The Lord Mayor of York, the Rt Honourable Cllr. Susan Galloway of the internationally-renowned historic walled City of York, England, wearing ceremonial regalia, today (2 February) celebrated World Wetlands Day by sending a message of goodwill and commitment to communities in 26 countries from Northern Russia to central and southern Africa. She also symbolically ringed and released a Mute Swan.
Lord Mayor of York, the Rt Honourable Cllr. Susan Galloway enjoying a cuppa! © Natural England 2011.
Of the stories and information provided, the following relating to Morocco, Mauritania, Senegal, Gambia, Guinea and Guinea Bissau caught my attention due to my love of Africa, and interest in wader migrations (see earlier posts on Turnstones and Sociable Plovers).
Over the last 30 years more than 30,000 birds have been ringed by researchers in the Lower Derwent Valley (see some of my earlier posts), which lies close to the City of York in Yorkshire, England - and is bang next door to my house! Some of the birds’ journeys have been recorded by satellite tracking. Of the birds ringed more than 2000 have been recovered or sighted by ornithologists, wildfowlers and members of the public, from as far away as Northern Russia and central Southern Africa.
More than 50 birds ringed in other countries have also been recovered or recorded in the Lower Derwent Valley.
Speaking about the worldwide importance of wetlands, the Lord Mayor emphasised the City's commitment to look after its wetland wildlife for its own sake and for future generations to appreciate and enjoy.
"We are committed to playing our part on the world stage by looking after the wetlands close to the City of York and send good wishes to communities in other countries throughout the world with whom we are linked in a common responsibility by the birds. What better way could we celebrate World Wetlands Day?"
Some of the journeys the birds make are spectacular said Craig Ralston, Natural England's manager of the Lower Derwent Valley National Nature Reserve where many of the birds have been ringed.
"There could be no better example of international co-operation between local people in countries far and wide, than ensuring that the birds which make such epic journeys on migration between them always have a home in which to breed, winter or feed on passage when they arrive. It is a responsibility we have to each other."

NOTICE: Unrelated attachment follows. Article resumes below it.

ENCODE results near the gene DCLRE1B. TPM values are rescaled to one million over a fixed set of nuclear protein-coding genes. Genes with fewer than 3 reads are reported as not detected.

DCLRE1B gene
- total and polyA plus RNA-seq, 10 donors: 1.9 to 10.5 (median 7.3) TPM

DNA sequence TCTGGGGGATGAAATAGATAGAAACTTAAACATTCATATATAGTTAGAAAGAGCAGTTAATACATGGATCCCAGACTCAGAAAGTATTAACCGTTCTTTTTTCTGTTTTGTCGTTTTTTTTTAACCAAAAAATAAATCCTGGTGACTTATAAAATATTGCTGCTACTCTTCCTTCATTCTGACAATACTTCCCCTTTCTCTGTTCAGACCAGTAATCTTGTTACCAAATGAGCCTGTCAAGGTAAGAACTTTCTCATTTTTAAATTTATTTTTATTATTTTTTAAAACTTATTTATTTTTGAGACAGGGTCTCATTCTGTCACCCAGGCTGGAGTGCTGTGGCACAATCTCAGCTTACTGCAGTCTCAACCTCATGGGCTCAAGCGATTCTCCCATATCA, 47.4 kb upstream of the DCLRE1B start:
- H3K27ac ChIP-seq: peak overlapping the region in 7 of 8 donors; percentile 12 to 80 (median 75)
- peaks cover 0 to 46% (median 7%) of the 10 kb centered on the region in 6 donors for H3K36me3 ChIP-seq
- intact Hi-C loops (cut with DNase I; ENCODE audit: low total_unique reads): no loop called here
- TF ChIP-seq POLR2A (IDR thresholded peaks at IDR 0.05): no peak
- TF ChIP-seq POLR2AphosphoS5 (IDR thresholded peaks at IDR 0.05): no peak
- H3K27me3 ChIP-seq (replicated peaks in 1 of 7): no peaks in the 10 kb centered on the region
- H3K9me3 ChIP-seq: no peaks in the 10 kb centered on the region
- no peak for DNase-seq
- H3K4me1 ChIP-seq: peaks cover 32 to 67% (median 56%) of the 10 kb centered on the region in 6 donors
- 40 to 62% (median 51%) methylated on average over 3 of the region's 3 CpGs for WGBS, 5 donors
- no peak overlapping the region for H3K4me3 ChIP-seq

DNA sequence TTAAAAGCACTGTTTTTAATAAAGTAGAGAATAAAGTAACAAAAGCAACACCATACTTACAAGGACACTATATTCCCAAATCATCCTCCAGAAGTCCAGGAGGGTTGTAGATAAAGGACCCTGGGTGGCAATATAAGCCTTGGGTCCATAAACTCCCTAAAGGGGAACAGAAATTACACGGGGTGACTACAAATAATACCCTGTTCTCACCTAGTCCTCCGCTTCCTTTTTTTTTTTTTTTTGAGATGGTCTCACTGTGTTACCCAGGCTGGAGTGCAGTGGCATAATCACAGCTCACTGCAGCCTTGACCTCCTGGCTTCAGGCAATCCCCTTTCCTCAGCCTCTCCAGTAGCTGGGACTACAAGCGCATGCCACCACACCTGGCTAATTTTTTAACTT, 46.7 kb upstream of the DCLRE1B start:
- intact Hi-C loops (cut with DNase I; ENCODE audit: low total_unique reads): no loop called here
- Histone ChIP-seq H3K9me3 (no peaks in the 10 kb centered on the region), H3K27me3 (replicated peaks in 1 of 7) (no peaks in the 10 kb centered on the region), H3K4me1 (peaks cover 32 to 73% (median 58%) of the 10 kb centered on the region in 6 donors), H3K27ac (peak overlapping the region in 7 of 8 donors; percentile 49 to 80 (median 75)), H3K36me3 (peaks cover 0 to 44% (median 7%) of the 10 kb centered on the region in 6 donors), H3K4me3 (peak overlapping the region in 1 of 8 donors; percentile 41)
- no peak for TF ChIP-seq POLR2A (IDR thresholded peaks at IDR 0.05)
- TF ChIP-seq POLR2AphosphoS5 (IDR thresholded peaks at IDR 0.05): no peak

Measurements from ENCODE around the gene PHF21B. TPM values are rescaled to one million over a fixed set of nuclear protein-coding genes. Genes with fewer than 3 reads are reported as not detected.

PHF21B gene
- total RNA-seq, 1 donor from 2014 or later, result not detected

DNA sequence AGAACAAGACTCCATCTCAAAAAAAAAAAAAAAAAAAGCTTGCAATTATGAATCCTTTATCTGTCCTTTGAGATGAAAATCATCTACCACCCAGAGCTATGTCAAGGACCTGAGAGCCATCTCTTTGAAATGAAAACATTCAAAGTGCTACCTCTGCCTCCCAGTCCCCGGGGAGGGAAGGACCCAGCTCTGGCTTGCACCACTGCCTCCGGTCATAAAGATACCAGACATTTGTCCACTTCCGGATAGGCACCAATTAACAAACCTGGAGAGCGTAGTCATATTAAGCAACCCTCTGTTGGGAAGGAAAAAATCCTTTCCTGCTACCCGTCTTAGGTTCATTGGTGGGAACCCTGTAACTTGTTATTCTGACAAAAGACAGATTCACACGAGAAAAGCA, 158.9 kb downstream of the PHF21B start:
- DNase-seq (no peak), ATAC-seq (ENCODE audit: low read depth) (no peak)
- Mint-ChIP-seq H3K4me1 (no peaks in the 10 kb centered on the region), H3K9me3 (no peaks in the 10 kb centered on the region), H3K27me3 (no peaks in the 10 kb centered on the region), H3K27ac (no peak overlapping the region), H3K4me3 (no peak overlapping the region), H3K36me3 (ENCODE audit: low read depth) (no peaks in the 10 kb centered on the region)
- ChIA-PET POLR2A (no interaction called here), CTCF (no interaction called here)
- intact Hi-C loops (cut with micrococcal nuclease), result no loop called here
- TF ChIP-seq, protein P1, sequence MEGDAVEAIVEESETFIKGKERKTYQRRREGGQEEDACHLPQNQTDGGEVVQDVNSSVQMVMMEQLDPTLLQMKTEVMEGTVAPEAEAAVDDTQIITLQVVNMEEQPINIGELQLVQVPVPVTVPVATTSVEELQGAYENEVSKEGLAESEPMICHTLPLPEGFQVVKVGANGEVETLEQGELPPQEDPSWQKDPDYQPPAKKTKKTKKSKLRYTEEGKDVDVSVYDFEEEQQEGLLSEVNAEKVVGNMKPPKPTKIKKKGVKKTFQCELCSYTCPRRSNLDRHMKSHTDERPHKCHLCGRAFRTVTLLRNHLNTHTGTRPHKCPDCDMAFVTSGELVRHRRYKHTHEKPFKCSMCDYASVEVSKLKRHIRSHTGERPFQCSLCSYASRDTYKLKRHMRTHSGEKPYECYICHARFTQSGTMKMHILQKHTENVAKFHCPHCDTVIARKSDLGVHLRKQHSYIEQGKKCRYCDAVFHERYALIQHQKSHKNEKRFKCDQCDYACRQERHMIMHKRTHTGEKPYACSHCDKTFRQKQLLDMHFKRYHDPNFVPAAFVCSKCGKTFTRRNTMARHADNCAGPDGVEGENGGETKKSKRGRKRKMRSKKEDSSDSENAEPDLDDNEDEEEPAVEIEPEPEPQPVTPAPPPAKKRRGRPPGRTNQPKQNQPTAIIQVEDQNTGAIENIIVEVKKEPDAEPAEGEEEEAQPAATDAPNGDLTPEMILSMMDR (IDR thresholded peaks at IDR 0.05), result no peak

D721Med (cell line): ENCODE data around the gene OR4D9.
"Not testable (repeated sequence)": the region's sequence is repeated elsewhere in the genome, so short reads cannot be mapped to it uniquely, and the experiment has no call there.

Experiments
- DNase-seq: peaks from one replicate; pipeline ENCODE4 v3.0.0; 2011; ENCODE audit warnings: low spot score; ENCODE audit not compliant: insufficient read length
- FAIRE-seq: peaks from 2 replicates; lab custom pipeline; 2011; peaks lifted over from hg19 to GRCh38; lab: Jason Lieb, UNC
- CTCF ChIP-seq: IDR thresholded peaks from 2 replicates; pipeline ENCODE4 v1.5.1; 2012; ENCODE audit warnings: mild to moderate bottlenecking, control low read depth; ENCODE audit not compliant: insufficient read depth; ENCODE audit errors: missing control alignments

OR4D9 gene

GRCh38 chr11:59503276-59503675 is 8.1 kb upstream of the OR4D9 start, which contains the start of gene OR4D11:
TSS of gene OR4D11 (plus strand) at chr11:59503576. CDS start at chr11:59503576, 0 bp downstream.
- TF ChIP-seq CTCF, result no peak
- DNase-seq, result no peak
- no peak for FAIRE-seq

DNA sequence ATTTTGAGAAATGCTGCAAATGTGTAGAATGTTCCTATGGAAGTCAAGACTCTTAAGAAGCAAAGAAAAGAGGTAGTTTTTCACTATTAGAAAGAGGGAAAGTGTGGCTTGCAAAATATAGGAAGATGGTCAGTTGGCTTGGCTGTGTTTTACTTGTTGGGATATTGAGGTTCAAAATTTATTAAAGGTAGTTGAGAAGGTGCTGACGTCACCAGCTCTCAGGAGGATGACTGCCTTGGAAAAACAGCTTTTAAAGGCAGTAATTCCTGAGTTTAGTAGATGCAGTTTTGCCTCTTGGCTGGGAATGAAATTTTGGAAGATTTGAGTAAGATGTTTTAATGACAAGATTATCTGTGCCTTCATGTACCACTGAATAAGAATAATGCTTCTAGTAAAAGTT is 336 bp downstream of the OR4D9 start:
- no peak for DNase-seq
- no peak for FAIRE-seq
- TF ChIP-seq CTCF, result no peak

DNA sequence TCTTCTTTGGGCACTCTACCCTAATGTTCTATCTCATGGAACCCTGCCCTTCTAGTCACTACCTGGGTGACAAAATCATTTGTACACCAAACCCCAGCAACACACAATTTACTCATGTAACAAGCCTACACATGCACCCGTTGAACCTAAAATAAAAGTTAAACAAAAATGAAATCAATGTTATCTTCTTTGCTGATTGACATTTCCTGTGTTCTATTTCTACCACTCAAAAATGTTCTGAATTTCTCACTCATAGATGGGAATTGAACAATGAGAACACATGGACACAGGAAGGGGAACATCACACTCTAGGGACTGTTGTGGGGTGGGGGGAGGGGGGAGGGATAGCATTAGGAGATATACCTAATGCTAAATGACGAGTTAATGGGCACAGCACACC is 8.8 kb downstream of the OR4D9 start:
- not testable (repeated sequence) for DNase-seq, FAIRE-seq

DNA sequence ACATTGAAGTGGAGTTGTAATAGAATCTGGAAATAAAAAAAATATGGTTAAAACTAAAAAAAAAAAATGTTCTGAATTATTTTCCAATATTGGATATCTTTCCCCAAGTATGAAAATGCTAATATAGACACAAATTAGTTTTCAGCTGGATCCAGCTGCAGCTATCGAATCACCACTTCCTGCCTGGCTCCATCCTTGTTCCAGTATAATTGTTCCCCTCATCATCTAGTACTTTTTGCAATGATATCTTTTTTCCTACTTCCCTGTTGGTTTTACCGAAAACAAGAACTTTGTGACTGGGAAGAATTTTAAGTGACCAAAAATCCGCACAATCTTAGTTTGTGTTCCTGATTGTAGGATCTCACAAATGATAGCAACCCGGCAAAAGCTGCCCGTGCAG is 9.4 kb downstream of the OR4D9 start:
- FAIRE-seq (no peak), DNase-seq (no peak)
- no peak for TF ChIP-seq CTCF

As far as countries in West Africa are concerned, Whimbrels with satellite tags have been recorded on extraordinary long distance flights, with one nicknamed 'Wallace' being satellite-tracked from Ireland to Africa in just two days. Full details of the Whimbrels' journeys are included below.
In May 2005 a Whimbrel stopping off to roost at Wheldrake Ings Nature Reserve was fitted with a solar powered lightweight satellite tag weighing just 12 grams (see below), then the fun began:
Wally the Whimbrel © Steve Huddlestone 2007 more images here.
- 2nd May 2005 Stopped off at Wheldrake Ings Nature Reserve in the Lower Derwent Valley (LDV) near York, England. (fitted with satellite tag) .
- 12th May, left the Nature Reserve after a good feed on leather jackets at a field in Storwood in the LDV.
- Two days and 1000 miles later she arrived in Iceland where it is considered she may have bred.
- 20th July, moved over to Western Iceland, 141 miles.
- 1st August left Iceland and flew the 1346 miles to Brest in Brittany, France. She stayed here until 13th August.
- 13th August, left France and by the 18th of August was off the coast of Morocco Africa.
- 22nd August, moved through Mauritania.
- 26th August, moved through Senegal.
- 30th August, arrived to spend the winter in Guinea.
- Wally stayed here until 22nd April 2006 when she flew back to Senegal then back to Guinea again!! She stayed there until 17th June 2006 when unfortunately the Satellite tag stopped sending signals. It is not known why.
In April 2007, the team who tagged Wally the Whimbrel decided to try again.
They caught and satellite tagged another Whimbrel on the 28th April. The Whimbrel stayed in 'the valley' for a further 14 days and left on the 12th May. Local school children from Bubwith Primary School (the next village along from where I live) where told about the tagged bird and they adopted him and named him Wallace.
Whimbrel ready for release © Steve Huddlestone 2007 more images here.
- 14th May arrived near Jokulsarlon the largest glacial lake in Iceland.
- After a long tour of Iceland and possibly raising young Wallace left on 4th August.
- 6th August satellite tag bleeped at sea south East of Ireland.
- 8th August Wallace had reached southeast of Bissau, capital of Guinea, Africa, what a mammoth flight.
Over the coming days I'll not be out birding due to office commitments so I'll try and digest some of the other data received. No doubt there will be more interesting outcomes, keep a check of Natural England's website for updates, and don't forget about the events on this weekend too.